University of California, San Diego

February 22, 1996
SUBJECT: UCSD Charter High School
For the past few years, a number of faculty, alumni, and students have considered the possibility of starting a charter high school on the UCSD campus. This has principally been a collaborative discussion between faculty in our Teacher Education Program and Thurgood Marshall College. The general outline of the project is to create an intensive and supportive academic high school (grades 9-12) whose mission is to recruit, admit, and instruct disadvantaged youngsters from low income backgrounds. There is to be only one college preparatory curriculum (UC a-f courses) taught by teachers recruited via a national search and aided by specially trained UCSD student tutors.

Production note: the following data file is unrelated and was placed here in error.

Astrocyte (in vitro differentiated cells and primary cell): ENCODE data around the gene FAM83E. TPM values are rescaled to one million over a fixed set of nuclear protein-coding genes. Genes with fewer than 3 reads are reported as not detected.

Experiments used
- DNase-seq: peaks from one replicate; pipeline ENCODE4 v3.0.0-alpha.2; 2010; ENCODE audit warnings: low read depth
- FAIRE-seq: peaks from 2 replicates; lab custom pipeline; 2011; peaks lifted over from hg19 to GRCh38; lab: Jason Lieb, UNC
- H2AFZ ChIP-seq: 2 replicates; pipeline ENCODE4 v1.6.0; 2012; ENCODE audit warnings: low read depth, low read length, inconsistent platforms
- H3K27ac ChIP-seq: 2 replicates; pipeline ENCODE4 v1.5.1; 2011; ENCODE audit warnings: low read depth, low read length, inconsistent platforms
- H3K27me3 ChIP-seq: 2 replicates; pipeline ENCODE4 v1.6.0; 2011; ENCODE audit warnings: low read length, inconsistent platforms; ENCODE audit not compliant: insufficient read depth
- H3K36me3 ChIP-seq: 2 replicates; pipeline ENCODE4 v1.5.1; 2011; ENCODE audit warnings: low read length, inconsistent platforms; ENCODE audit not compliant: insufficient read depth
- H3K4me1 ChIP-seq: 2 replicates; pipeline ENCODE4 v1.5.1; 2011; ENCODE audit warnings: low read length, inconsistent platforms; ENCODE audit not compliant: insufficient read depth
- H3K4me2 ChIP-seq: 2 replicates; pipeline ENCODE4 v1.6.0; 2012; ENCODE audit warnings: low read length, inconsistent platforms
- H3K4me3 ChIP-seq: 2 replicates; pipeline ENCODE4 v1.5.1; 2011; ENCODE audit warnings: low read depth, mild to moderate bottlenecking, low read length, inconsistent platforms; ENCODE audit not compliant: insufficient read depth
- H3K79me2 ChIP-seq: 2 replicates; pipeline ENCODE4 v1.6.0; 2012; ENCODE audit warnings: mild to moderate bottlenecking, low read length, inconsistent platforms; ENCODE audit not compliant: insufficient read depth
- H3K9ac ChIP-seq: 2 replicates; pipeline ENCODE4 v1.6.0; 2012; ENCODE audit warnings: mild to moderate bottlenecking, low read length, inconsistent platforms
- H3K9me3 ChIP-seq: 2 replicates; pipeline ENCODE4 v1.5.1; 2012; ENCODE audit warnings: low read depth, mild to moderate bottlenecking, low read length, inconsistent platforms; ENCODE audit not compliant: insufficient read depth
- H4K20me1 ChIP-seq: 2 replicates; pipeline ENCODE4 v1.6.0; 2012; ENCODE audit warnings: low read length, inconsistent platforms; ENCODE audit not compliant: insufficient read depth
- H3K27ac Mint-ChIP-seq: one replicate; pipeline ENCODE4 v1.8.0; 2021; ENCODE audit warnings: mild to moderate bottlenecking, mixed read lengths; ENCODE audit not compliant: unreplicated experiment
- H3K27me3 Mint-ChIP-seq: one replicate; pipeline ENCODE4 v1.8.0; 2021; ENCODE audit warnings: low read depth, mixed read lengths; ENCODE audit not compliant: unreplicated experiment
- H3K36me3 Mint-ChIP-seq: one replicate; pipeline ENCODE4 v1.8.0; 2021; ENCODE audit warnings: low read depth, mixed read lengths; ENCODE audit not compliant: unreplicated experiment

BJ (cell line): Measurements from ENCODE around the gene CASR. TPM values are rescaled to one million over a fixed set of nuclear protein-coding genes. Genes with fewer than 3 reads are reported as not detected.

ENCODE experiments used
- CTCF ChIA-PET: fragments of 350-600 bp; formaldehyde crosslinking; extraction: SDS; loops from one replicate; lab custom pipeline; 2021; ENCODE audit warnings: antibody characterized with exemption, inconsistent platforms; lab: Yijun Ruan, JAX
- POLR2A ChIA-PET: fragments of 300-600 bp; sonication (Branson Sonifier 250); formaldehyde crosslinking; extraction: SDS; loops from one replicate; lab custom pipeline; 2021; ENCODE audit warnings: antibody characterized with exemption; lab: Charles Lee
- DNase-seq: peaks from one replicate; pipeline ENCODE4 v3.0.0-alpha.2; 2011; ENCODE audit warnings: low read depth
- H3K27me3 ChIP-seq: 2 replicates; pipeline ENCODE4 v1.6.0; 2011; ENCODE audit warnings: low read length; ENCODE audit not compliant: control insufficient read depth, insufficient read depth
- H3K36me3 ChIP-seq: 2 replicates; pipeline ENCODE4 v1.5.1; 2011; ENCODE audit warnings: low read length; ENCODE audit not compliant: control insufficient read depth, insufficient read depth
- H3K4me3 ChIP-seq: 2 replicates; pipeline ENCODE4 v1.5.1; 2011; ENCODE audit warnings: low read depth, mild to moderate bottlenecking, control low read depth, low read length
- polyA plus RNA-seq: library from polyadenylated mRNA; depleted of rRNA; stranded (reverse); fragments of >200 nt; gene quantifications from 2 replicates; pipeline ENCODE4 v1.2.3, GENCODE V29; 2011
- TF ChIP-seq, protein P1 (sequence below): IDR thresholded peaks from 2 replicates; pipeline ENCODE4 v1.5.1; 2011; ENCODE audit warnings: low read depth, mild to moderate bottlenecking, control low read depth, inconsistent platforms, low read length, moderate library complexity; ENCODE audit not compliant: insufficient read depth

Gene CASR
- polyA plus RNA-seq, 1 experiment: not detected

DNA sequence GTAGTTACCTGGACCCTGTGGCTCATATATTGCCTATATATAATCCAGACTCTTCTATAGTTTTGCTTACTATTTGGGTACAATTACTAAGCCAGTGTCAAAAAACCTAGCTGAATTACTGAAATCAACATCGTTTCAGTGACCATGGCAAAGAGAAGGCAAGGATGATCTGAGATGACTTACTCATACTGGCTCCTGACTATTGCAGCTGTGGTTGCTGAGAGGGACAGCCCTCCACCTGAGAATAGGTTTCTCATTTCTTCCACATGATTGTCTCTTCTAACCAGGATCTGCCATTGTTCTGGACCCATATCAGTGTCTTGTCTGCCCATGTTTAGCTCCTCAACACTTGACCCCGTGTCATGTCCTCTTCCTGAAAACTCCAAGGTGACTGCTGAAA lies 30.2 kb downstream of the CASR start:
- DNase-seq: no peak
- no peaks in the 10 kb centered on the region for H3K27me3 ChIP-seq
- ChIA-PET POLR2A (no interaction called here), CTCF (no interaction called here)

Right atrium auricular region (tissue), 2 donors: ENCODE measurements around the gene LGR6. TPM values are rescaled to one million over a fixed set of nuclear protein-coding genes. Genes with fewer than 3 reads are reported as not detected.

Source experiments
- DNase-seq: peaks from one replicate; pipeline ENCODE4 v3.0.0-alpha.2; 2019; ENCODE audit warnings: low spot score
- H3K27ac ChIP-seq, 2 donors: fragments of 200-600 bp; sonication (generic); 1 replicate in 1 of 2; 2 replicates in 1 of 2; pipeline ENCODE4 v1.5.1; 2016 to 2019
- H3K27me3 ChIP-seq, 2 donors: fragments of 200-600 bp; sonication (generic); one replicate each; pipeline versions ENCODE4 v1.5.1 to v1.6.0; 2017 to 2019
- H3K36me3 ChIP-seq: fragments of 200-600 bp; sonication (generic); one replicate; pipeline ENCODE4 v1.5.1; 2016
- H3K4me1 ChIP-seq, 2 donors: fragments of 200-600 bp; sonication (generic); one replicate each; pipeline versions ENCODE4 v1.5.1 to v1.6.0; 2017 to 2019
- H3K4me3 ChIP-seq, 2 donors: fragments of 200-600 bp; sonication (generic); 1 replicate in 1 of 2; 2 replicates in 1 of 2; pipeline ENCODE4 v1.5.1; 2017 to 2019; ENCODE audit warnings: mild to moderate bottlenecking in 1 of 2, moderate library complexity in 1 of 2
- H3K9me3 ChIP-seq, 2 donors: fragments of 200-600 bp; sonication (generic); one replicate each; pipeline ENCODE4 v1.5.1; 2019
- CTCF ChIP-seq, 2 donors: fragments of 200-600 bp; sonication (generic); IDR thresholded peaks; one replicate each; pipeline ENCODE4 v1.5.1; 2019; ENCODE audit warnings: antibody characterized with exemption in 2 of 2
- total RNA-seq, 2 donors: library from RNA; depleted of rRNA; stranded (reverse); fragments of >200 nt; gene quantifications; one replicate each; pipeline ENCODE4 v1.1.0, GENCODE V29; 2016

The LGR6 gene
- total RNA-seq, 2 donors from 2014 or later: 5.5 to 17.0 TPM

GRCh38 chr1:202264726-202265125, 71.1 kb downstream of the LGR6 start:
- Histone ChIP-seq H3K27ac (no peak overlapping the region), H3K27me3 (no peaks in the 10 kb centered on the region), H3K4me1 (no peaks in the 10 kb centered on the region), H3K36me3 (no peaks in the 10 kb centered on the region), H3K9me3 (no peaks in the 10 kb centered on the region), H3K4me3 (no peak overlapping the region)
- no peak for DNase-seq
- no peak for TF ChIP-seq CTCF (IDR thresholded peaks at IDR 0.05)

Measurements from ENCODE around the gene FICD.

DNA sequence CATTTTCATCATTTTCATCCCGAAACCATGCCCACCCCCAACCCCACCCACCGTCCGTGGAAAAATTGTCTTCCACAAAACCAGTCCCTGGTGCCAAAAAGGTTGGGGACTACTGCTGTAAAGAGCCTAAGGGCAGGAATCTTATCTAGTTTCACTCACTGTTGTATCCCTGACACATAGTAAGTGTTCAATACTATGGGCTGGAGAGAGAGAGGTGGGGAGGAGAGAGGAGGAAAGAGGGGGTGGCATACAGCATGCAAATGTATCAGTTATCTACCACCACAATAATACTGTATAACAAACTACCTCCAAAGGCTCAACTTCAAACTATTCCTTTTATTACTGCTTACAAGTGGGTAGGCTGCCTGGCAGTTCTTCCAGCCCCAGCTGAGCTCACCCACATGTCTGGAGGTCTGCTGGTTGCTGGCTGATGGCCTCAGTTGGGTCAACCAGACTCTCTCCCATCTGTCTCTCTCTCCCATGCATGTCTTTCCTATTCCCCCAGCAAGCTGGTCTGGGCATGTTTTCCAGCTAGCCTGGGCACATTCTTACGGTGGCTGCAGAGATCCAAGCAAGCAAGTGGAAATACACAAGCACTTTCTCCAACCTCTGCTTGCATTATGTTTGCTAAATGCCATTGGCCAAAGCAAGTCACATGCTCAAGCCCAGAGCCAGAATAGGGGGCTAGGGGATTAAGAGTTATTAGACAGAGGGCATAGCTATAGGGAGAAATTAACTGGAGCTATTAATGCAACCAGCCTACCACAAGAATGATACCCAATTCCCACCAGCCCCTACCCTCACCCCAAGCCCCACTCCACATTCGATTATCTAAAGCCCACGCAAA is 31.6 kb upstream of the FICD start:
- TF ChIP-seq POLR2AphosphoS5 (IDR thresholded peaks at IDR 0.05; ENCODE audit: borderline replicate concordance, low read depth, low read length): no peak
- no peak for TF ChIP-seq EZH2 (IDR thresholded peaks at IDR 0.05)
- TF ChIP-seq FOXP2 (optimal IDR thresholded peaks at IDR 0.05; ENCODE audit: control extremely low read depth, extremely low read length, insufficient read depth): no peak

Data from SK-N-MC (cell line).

The goal of the project, as proposed, will be to increase the academic achievement of selected low income students so that they are competitively eligible for entrance to the University of California or other selective universities. The presence of such a charter high school on our campus presents special opportunities for significant outreach, research, and teaching.
The steering committee for this project has drafted a proposal outlining the conceptual framework for the high school. At present, a local feasibility task force is reviewing the non-academic elements of establishing such a school and will soon make its recommendation to Interim Chancellor Marjorie Caserio. While the review process unfolds, the steering committee is planning to host an all-UCSD Town Meeting to describe this initiative, and solicit comment and response from the broader UCSD community.
I hope that you are able to attend the UCSD Charter High School Town Meeting in the Price Center Theater, Monday, February 26th at Noon.
Professor Cecil Lytle
Provost, Thurgood Marshall College